(back) Subject: Re: design a small organ From: "John L. Speller" <jlspeller@stlnet.com> Date: Fri, 24 Sep 1999 06:42:40 -0500   The organ in our Episcopal Church, a 1939 Aeolian-Skinner has only eight stops and nine ranks, and no combination action, although there is a stop crescendo pedal and a sforzando toe spoon. We manage very well without pistons, although as a previous poster mentioned the thing one misses most is a General Cancel. I sometimes find myself pressing the right hand side of the blank key slip without thinking!   The organ is really if anything a little overpowering for the building (which has very live acoustics) and the Plein Jeu is probably a bit too much for the room. Also, although (to quote the instrument's designer, G. Donald Harrison, "the oboe is interesting" by its absence, we don't particularly miss having a reed. The organ does teach me a couple of lessons which I would like to share.   At present we have:   GREAT SWELL   8' Principal 8' Bourdon (metal Stopped Diapason) 8' Spitz Flute (Flauto Dolce) 4' Prestant 4' Nachthorn III Rks. Plein Jeu (22-26-29)   PEDAL   16' Bourdon (large scale, wood) 8' Flute (extension of Bourdon)   One gripe is lack of balance between the divisions, and in the interests of better balance if I were designing a new organ along these lines I would have rather more of the "beef" on the Great, including at least the 4' Principal. Also, although the Plein Jeu can sometimes be used as a solo stop, a good solo stop would be desirable -- such as a Nasard or Larigot -- even at the expense of something else, and even on an organ as small as this. The Spitz Flute, built to a Flauto Dolce scale, is a small Gemshorn, which to some extent acts as a substitute for a string, and well as combining with the Nachthorn to produce a good balanced flute sound against the Bourdon. I would, however, prefer it if this quasi-string effect was on the Swell. If, in the light of this experience, I were designing a new organ with eight stops, I would make the stop list as follows:   GREAT SWELL   8' Open Diapason 8' Gemshorn 8' Stopped Diapason 4' Chimney Flute 4' Principal 2' Fifteenth 1.1/3' Larigot PEDAL   16' Bourdon   Our present instrument is, of course, electro-pneumatic action, but I grew up in England playing tracker organs and much prefer them for sensitivity, so I would make a new instrument tracker.   John Speller, St. Mark's, St. Louis, Mo.   Jason McGuire wrote: > > All true, but I'd miss the Gambe and Voix Celeste, the 2' Flute, the = Nasard > 2-2/3, the Clarinet, the 32' Double Open Wood, the Unda Maris, etc., = etc. Of > course, back in Cavaille-Coll's time, there were no digital = alternatives. > When one takes into account the use of the instrument, if a particular > church's program can be satisfied with the few stops listed, then the = organ > does its job. My needs and desires would never be met with that small an > instrument. I'm very much at home with 4 manuals, 100+ ranks ... lots of > variety, color and options. And yes, I did play for a church that had a > 12-rank Moller (with celeste) but I found it difficult to get enough = variety > for service playing. When I played on a 4M Skinner with 238 ranks I = almost > always had what I wanted, but I never played that one for a service = (now, > that's a little extreme, most organs just aren't that big, I know ...). = -:) > > Cheers, > Jason > > > What would be wrong with twelve STRAIGHT stops over two manuals and = pedals? If > > you put them on electric slider chests and could talk somebody into = building > you > > a console with FULL couplers (as in Sw 16-U-4, Sw/Gt 16-8-4, Gt = 16-U-4, Sw/Ped > > 8-4, Gt/Ped 8-4), it would still have enough "oomph" to play romantic = music. > > Look at the studio and house organs that Cavaille-Coll built. Some of = those > > studios were the size of the average American church! > > > > GREAT (61 notes, unenclosed) > > > > 8' Open Diapason (generous scale) > > 8' Harmonic Flute > > 4' Octave > > 2' Mixture III > > > > SWELL > > > > 8' Stopt Diapason > > 4' Chimney Flute > > 2 2/3' Cornet III (full compass) > > 8' Reed (big Oboe or small Trumpet) > > > > PEDAL > > > > 16' Sub Bass (stopped wood, generous scale) > > 10 2/3' Quint (a personal quirk of mine) - stopped wood, smaller scale > > 8' Octave Bass > > 16' or 8' Reed, depending on space and budget. > > > > Cheers, > > > > Bud > > > > > > "Pipe Up and Be Heard!" > > PipeChat: A discussion List for pipe/digital organs & related topics > > HOMEPAGE : http://www.pipechat.org > > List: mailto:pipechat@pipechat.org > > Administration: mailto:admin@pipechat.org > > Subscribe/Unsubscribe: mailto:requests@pipechat.org > > > > > > "Pipe Up and Be Heard!" > PipeChat: A discussion List for pipe/digital organs & related topics > HOMEPAGE : http://www.pipechat.org > List: mailto:pipechat@pipechat.org > Administration: mailto:admin@pipechat.org > Subscribe/Unsubscribe: mailto:requests@pipechat.org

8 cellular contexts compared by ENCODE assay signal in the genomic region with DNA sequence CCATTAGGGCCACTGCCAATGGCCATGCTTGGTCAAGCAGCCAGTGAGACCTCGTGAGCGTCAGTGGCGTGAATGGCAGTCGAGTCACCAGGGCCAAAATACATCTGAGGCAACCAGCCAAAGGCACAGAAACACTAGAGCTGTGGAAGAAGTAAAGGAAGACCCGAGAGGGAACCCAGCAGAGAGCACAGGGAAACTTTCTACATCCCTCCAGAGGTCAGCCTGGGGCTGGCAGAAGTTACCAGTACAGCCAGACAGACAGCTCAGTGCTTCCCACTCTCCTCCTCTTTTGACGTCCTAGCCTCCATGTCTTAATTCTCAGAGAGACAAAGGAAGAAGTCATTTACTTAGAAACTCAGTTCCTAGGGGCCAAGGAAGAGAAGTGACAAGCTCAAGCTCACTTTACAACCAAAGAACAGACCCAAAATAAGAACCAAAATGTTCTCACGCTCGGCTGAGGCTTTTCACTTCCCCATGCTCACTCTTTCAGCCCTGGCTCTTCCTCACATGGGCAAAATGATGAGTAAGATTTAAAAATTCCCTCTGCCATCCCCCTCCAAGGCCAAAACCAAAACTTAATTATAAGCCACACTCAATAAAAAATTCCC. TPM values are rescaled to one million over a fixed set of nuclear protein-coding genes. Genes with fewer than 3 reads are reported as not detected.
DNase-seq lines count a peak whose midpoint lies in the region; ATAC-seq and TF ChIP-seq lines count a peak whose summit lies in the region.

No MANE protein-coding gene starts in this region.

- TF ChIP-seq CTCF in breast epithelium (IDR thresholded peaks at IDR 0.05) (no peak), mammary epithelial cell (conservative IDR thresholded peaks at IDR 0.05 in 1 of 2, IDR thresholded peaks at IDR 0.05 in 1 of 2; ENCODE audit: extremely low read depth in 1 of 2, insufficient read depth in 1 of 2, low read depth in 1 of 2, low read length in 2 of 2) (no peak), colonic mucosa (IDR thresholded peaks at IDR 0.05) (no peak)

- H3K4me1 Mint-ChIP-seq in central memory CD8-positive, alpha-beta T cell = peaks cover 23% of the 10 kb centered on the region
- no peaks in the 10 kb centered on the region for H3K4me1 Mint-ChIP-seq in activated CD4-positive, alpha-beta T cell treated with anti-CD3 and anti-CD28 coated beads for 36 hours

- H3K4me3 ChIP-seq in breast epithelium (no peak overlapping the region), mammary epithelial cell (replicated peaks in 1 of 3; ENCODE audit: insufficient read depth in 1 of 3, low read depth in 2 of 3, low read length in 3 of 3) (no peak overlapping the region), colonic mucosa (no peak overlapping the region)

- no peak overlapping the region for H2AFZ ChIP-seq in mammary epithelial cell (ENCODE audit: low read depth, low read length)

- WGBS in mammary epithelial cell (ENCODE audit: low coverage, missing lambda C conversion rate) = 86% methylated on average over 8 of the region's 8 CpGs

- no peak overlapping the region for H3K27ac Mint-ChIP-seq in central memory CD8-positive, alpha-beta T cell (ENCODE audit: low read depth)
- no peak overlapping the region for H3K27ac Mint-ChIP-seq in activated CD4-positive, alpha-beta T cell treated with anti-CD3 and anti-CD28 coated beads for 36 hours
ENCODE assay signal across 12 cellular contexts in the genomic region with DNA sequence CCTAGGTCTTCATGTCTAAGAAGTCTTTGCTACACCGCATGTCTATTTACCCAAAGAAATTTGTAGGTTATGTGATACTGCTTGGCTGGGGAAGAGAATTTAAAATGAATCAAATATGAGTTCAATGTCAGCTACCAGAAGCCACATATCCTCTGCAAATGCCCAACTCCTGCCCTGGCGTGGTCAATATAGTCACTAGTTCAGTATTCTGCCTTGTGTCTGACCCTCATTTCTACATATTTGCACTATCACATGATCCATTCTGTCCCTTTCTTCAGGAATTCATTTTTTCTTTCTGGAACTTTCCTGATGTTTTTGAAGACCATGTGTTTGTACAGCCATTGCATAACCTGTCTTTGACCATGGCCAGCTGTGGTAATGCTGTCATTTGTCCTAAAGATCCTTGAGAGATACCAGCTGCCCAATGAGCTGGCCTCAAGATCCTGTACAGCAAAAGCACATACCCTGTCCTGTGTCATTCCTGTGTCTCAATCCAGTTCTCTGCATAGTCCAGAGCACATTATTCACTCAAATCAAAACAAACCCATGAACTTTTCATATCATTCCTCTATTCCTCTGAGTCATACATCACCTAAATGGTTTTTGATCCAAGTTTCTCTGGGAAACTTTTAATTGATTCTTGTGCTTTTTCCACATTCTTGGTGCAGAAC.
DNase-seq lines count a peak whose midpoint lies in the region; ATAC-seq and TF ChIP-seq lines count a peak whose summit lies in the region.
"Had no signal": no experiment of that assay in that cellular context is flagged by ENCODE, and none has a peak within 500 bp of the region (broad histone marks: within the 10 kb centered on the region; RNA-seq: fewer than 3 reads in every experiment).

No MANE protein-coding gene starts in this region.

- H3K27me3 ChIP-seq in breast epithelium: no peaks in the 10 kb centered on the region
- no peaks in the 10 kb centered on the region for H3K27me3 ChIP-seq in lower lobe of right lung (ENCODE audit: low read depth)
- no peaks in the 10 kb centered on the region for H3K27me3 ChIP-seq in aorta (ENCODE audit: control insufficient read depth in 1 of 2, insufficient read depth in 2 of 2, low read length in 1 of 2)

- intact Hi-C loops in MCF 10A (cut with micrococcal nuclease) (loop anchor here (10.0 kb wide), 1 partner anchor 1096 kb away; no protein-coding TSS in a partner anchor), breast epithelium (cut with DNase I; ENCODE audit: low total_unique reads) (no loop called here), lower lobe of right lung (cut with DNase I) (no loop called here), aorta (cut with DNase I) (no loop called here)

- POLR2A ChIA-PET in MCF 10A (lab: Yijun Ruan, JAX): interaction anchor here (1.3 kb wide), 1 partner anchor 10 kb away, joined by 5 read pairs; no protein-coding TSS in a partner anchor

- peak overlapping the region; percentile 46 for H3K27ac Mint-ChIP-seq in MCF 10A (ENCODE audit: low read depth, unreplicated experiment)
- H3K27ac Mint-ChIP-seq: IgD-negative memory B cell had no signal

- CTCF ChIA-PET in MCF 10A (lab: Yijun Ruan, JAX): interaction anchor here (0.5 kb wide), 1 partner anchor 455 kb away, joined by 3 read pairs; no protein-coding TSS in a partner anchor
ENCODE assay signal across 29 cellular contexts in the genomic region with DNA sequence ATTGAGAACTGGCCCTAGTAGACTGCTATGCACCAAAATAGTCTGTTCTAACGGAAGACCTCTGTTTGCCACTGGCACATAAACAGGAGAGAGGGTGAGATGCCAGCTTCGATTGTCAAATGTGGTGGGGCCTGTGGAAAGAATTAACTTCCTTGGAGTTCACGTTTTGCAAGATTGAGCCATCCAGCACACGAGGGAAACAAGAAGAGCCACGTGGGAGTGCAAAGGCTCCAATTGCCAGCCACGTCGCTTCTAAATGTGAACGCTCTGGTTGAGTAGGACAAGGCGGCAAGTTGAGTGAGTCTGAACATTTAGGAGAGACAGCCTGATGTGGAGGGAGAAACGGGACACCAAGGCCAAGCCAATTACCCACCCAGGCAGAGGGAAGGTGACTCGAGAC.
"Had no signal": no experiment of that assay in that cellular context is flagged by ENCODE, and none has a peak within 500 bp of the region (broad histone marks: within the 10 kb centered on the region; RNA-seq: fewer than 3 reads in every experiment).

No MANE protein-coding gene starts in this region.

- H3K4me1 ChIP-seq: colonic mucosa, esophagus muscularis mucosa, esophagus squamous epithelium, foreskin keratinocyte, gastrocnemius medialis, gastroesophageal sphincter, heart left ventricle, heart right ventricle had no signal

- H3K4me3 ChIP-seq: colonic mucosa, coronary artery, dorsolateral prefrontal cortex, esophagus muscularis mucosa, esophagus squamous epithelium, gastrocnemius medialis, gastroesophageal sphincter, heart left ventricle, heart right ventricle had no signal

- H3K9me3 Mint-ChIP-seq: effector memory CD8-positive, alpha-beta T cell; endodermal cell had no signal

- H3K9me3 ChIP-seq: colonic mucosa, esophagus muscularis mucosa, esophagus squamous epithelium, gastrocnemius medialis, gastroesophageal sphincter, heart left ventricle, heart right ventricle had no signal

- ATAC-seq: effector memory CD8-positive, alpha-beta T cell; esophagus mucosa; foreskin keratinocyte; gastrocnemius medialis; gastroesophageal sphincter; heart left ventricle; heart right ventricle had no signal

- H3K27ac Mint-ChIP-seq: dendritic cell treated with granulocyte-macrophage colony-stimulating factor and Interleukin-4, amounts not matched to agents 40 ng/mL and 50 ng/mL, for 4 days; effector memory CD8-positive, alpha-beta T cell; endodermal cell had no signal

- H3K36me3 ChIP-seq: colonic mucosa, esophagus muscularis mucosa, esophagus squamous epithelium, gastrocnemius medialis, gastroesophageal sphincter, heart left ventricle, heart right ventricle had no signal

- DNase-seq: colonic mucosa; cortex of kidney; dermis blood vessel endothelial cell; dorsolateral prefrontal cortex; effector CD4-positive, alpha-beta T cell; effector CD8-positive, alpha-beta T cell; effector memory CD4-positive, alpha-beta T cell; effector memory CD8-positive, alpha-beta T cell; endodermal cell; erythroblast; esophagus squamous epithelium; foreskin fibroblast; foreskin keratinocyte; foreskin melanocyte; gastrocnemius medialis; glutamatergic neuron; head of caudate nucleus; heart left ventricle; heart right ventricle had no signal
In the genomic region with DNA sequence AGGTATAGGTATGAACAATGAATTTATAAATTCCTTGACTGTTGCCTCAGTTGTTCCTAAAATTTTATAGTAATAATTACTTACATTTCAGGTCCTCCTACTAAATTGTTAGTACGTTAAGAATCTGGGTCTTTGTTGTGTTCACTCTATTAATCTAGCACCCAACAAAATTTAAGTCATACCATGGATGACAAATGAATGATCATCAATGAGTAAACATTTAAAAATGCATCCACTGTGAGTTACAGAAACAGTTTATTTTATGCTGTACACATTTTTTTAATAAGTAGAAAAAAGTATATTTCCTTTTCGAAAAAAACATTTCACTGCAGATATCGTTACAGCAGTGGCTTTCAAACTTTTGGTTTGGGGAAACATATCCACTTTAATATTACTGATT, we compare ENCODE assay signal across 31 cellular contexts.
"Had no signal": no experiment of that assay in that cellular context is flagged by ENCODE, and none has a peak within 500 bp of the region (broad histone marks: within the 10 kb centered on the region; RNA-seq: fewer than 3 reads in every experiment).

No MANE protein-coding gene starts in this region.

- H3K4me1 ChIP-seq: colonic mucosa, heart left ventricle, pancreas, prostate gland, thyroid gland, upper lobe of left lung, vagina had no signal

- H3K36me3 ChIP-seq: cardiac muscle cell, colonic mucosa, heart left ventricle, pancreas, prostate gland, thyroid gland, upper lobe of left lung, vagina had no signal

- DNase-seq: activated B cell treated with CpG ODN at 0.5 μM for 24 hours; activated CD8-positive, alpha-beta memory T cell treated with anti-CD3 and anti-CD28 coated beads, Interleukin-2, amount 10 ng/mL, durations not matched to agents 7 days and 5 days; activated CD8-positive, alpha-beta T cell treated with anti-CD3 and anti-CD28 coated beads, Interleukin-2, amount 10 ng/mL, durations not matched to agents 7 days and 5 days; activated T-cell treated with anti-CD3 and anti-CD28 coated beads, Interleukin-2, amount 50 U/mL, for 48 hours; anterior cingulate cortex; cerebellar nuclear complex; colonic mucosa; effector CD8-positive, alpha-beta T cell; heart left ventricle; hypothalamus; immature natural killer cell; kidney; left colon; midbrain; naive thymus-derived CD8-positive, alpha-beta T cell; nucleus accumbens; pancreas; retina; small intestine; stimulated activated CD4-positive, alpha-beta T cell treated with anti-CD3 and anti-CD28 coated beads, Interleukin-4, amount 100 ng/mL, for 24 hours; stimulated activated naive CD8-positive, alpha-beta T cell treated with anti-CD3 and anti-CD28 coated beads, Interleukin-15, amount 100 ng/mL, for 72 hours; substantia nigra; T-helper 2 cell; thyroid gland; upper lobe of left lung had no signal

(back) Subject: Size matters From: Robert Horton <GEMSHORN@UKANS.EDU> Date: Fri, 24 Sep 1999 09:32:38 -0600   >That's what makes the world go around, different ideas. Even with 12 >straight ranks, which, if beautifully built and voiced and which would = sound >wonderful for what they are, how would you play things like the organ >symphonies of Vierne and Widor in a reasonably authentic manner? Jason, You wouldn't! and I for one would never look back. There is so much more to the organ repertoire than the great symphonies of "Louie and Chuck". Besides, there are so few rooms in North America that can do justice to the aforementioned Frenchmen...even if all the stops were there it wouldn't be right! Why beat yourself up chasing an ideal that is practically impossible to realize on this side of the pond?   >I would tire of the lack of variety of sound and the ensemble = limitations. Interesting that you use the word "tire". I had the "luxury" of playing a hundred rank Skinnerat Northwestern for weekly services, but = soon found myself bored stiff. Even though it was large on paper, the sounds were blase and I found myself drawing the "same old s***" week after week. For contrast, I played an organ of twenty ranks from 1890 (gasp! it didn't even have a mixture on the Great!) for two years...and never once tired of it. Strange how these things work out, isn't it? Bottom line is, there's much more (or much less in the case of that Skinner) to an organ that what appears on paper.   Robert Horton - GTA, University of Kansas http://falcon.cc.ukans.edu/~gemshorn/   "Do infants enjoy infancy as much as adults enjoy adultery?"